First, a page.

Gil Haslam grew up in Michigan, and as a kid he annually attended the PGA TOUR’s Buick Open in Grand Blanc, about 50 miles outside of Detroit. Back in the day, Haslam was a big Calvin Peete fan, the Detroit native who hit the big-time. Haslam also loved to walk the fairways, watching Jack Nicklaus and Seve Ballesteros, and he admits he always had a soft spot for Chinese golfer T.C. Chen. In other words, Haslam knows golf and has always followed the sport. In addition, he knows logos, and he recalls as a kid seeing the PGA TOUR’s logo in advertisements and getting psyched about the best golfers in the world annually coming to Warwick Hills Golf and Country Club.
“I’m a big golfer. I was excited about the tournament, and I was a big fan of logos even back then,” says Haslam, a two-time Sports Emmy Award winner. With that background, what’s Haslam’s take on the PGA TOUR’s logo, with its distinctive pillbox shape of a silhouetted swinging golfer set against a blue background?
“My view on the logo is it is iconic,” he says of the logo that is observing its 40th birthday this year.
Haslam, the Executive Creative Director at Troika, a multi-disciplinary design company in Los Angeles, is sold—always has been—on both the quality and the effectiveness of the TOUR’s logo.
Outside of minor tweaking here and there through the years—but nothing along the lines of a facelift—the iconic symbol of professional golf remains largely unchanged from its original 1979 design that replaced the TOUR’s “shield” logo. Four decades later, it has stood the test of time. With companies changing logos and color schemes and brand imaging all the time, the TOUR has not budged. Haslam believes he knows why.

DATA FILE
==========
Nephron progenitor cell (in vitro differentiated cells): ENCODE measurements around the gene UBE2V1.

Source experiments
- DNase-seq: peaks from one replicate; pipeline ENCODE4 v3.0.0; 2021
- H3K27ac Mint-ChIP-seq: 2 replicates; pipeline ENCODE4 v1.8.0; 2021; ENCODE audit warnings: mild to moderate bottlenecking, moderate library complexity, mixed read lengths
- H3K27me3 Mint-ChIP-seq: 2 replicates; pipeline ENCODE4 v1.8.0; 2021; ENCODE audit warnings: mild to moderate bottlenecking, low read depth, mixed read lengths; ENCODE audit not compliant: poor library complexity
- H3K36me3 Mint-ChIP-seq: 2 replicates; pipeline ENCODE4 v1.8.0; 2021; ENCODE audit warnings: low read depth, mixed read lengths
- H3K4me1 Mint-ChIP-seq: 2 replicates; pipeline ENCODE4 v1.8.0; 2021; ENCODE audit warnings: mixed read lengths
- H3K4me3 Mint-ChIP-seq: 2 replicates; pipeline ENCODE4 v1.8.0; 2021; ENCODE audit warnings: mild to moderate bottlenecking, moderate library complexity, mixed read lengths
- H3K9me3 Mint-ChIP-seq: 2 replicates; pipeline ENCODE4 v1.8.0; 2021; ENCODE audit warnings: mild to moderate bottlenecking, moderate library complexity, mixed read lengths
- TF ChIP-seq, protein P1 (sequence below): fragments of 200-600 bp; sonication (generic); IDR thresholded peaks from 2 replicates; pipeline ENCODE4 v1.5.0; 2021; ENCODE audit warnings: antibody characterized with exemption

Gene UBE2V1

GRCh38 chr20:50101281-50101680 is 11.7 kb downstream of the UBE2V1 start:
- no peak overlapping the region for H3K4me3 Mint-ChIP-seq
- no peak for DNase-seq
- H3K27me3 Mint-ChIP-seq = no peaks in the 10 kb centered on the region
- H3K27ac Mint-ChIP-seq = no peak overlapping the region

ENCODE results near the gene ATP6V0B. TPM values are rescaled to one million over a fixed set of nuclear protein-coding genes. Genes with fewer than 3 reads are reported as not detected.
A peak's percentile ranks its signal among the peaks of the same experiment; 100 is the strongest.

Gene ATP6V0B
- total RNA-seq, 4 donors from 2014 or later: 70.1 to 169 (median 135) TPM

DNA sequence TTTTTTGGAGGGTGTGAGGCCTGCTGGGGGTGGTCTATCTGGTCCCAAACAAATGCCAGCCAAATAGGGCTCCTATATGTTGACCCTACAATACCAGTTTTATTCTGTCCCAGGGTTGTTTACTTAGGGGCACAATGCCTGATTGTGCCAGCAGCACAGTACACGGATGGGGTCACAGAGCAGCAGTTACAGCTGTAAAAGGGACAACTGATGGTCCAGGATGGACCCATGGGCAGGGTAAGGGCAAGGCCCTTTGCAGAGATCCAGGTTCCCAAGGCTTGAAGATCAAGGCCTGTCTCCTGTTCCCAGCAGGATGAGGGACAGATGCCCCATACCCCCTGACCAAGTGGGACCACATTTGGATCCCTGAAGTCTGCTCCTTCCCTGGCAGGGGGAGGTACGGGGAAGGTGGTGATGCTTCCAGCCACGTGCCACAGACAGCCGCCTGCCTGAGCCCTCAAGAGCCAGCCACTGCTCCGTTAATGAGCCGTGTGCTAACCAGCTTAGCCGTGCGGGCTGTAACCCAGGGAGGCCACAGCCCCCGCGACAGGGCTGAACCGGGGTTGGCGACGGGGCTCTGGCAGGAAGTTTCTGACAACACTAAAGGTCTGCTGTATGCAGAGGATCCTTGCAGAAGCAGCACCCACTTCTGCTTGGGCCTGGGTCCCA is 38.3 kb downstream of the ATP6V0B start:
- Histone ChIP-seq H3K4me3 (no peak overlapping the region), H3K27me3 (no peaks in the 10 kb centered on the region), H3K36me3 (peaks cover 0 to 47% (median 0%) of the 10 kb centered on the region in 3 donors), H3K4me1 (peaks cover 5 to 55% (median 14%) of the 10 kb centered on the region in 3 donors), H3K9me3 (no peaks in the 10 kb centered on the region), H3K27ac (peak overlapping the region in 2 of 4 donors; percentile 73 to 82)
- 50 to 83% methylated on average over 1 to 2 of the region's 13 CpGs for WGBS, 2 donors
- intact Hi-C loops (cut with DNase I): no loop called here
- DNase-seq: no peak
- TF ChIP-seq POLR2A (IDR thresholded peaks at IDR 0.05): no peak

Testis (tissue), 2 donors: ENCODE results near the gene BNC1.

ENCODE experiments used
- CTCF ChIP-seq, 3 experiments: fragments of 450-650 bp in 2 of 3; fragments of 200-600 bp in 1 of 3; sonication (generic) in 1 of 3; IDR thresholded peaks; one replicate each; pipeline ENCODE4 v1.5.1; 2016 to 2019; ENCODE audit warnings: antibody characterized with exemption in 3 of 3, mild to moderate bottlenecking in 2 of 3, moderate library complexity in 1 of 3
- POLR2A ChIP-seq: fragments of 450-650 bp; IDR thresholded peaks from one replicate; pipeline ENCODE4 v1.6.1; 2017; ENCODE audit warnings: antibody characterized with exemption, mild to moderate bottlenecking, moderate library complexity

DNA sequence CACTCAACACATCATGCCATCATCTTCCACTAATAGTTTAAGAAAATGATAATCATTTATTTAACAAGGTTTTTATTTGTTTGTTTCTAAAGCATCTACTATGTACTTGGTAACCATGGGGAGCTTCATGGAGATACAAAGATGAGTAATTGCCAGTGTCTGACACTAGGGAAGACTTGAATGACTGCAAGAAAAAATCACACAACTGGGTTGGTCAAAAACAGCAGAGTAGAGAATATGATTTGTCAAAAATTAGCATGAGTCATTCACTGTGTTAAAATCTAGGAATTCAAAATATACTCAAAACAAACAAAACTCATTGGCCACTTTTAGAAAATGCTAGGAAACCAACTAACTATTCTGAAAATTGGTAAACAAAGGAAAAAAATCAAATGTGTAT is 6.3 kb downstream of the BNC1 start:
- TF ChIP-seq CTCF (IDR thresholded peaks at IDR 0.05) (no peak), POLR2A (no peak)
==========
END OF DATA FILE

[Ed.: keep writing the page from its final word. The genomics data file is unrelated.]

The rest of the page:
“I think it does a great job in making itself distinctive, for the product and what the TOUR does,” Haslam says. “It’s what business they’re in—golf. If you do that icon alone, just that golfer silhouette, and you put that out there, it wouldn’t be as ownable or as distinct because you could put that up against any other logo or golf product.”
“But then you put in the letters PGA and the word TOUR and you have the qualifier of what that business is,” Haslam continues. “The two together are definitely needed. I like the combination, and I love the (golfer) icon inside of there because it quickly identifies the business they’re in.”
Haslam has been doing design work for his entire 30-plus-year career and has been involved with clients as disparate as CBS News, the National Football League, Lil Wayne, the Southeastern and Atlantic Coast Conferences, Golf Channel and EA Sports, among dozens of others. He adds, “When I look at the logo itself, I say that it has that classic feel, which tells you that it’s been around for a while.”
At age 40, is it time for the logo to undergo a change? Haslam doesn’t think so—on balance. Just like the NBA’s logo has its silhouetted player with a hint that the player is wearing short shorts, a style that went away in the early 1990s, Haslam does concede the TOUR’s logo could receive a bit of freshening. “There are a couple of things that are kind of dated, which is the clothing and maybe some of the typography,” he adds.
However, he uses the New York Yankees’ logo from the if-it-ain’t-broke-don’t-fix-it school. He explains that the team—and baseball fans in general—have embraced the equity built by the interlocking “NY” because of the heritage and history behind the logo. It has always been the symbol of baseball’s most successful team and likely always will be. “It holds great value and leads to the heart and soul of the fans. The Yankees’ logo is built with pride, and it’s an emblem and a symbol of passion for the city and for the team.”
Is that then true of the PGA TOUR’s logo, considerably younger than graybeard logos like the Yankees’ and, perhaps, Coca-Cola’s or General Electric’s? Haslam considers the question for a moment, with maybe the Michigan youngster in him showing itself a bit when he does respond. “My heart is warm when I see that red-white-and-blue logo, which is cool,” he says before providing his logo litmus test. “I could draw the PGA TOUR logo from memory, and I think a lot of other people could, as well, and that makes it powerful. It makes it memorable.”